Before him, Amadeo Peter Giannini, banks were local affairs that would not lend money to the average worker. Then on October 17, 1904, Giannini-the son of immigrant dealers in fruits and vegetables-started his little Bank of Italy in San Francisco. When the ruins of the city moldered after the great 1906 earthquake, he e put a plank on top of two barrels in the wharf area and ran his bank from there, re, speeding the rebuilding. In the Great Depression, his readiness to lend saved California. Gianiini’s people’s bank is today the giant Bank of America.
5. Leo Hendrick Baekeland (1863 - 1944)
Leo H. Baekeland, who came to America at 26, was the creator (in 1907) and manufacturer of Bakelite, the first manmade plastic and first true synthetic. Bakelite was so versatile and superior in its chemical, mechanical and physical qualities, it could be molded into any unbreakable shape and was a perfect insulator.
It quickly transformed modem living, making possible, among other things, the automobile self-starter.
4. Edwin Howard Armstrong (1890 - 1954)
Every time you hear a clear sound on your television or radio or make a call on your cell phone, you are indebted to this New Yorker. Four basic discoveries by Arm- strong, a radio engineer, extended the potential of human communication to the ends of the earth and beyond the planet.
He first demonstrated his invention of frequency modulation-FM- in 1935, and that was just the crowning achievement. Impeded by RCA, which was heavily invested in the inferior AM radios it was manufacturing, Armstrong started the first FM sta-
tion on July 18, 1939, in Alpine, N.J. Sixty-two years later, when New York City broadcasters lost their TV signals in the World Trade Center attack, they rushed to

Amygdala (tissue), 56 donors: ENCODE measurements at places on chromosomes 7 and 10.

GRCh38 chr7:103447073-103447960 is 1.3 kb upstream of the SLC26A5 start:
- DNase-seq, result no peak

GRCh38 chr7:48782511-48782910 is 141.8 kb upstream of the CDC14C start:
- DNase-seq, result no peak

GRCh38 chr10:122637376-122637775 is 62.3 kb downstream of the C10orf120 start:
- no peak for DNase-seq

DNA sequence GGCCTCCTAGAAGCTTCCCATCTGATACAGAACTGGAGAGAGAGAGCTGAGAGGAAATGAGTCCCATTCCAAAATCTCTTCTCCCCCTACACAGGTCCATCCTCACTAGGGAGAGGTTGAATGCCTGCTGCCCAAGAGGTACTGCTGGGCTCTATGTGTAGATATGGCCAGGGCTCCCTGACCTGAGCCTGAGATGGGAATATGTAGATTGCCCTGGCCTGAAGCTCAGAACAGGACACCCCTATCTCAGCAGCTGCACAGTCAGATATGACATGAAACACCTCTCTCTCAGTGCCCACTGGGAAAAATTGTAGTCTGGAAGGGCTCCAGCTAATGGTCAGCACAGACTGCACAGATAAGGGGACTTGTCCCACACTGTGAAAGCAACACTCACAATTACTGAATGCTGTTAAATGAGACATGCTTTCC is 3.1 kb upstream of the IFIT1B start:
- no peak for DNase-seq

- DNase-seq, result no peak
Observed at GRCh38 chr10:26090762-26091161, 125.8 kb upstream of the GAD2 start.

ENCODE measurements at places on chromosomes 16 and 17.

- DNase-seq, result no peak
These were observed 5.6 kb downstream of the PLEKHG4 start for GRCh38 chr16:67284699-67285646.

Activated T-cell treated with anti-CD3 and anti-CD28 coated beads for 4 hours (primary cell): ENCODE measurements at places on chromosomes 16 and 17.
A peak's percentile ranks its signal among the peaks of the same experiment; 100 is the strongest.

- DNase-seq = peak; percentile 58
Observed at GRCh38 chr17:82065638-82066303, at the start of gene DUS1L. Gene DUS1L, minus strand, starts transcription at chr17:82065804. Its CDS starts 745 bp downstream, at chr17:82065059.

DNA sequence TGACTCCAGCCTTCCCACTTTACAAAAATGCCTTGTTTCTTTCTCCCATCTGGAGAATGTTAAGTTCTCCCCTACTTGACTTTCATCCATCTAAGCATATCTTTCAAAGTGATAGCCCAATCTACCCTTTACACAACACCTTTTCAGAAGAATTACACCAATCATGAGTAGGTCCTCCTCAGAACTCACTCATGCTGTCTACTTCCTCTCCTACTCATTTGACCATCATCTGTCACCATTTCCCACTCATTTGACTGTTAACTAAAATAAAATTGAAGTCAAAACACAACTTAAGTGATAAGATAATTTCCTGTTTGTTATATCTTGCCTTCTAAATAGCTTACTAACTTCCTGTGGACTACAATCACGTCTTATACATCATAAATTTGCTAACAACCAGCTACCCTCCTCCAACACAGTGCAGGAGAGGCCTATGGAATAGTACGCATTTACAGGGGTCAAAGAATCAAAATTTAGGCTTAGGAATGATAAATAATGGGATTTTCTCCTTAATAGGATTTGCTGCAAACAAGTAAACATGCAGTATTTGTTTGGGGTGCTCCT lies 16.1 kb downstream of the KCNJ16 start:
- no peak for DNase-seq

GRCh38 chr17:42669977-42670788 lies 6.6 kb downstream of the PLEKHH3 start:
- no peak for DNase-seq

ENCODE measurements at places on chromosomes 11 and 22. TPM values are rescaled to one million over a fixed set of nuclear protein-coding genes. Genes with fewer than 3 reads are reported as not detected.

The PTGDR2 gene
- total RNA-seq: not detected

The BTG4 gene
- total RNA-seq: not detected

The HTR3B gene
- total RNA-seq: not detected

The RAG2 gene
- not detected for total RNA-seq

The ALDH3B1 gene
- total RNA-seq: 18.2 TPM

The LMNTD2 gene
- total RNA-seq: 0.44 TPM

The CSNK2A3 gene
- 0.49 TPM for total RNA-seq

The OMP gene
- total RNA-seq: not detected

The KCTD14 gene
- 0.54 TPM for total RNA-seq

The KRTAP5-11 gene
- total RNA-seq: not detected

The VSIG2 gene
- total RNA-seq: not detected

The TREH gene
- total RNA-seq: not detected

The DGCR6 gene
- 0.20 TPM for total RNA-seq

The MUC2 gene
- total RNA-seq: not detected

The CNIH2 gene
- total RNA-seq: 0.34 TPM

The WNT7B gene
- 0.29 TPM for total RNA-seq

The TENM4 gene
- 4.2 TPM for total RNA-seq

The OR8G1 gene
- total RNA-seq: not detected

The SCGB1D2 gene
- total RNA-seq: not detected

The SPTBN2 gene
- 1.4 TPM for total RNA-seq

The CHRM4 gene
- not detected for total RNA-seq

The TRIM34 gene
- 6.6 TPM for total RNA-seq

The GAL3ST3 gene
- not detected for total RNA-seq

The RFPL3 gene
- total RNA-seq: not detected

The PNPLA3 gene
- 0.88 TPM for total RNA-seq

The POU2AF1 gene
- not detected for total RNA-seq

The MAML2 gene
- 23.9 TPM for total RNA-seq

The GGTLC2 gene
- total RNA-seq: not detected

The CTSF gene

install antennas on Armstrong’s 425-foot tower.
3. Henry Ford (1863 - 1947)
THE PEOPLE’S CAR.
Ford didn’t invent the automobile,
nor was he the first American carmaker.
His greatness was his determination to make a tough, versatile car that ordinary people could afford: Ford’s 1908 Model “ T “ engine could be hooked up to saw logs, pump water and chum milk to cheese. The automobile was for the rich until Ford introduced the mass-production assembly line and single-handedly fought the legal battle to break the cartel that was keeping car prices high. He brought practical reality to the rhetoric of American democracy.
2. Wilbur Wright (1867 - 1912)
Orville Wright (1871 - 1948)
They solved the mystery of flight, which had perplexed great minds for centuries. Far from being semiliterate bicycle mechanics who stumbled on that secret through random trial-and-error tinkering, the two young bachelor brothers from Dayton, Ohio, were disciplined researchers who sustained each other in pursuit of a singular vision. And the Wright brothers had courage: It tends to be forgotten that flight required someone brave enough to be the world’s first test pilot.
1. Thomas Edison (1847 - 1931)
His legacy is our electrified world: light, heat, power.
Every one knows Edison invented the incandescent bulb in 1879, but it would have been a mere novelty had he not worked out how to build the dynamos, cable systems and connections to light New York City. He planted the acorn from which grew the giant General Electric. He also made Alexander Graham Bell’s imperfect telephone work properly, and his phonograph and the kinetograph were the beginning of recorded music and movies. Edison also owned 1093 patents, a U. S. record, but he also invented a method of inventing. His New Jersey lab was the forerunner of the modern industrial research lab.
PARADE Magazine, October 24, 2004, (pgs. 4-6)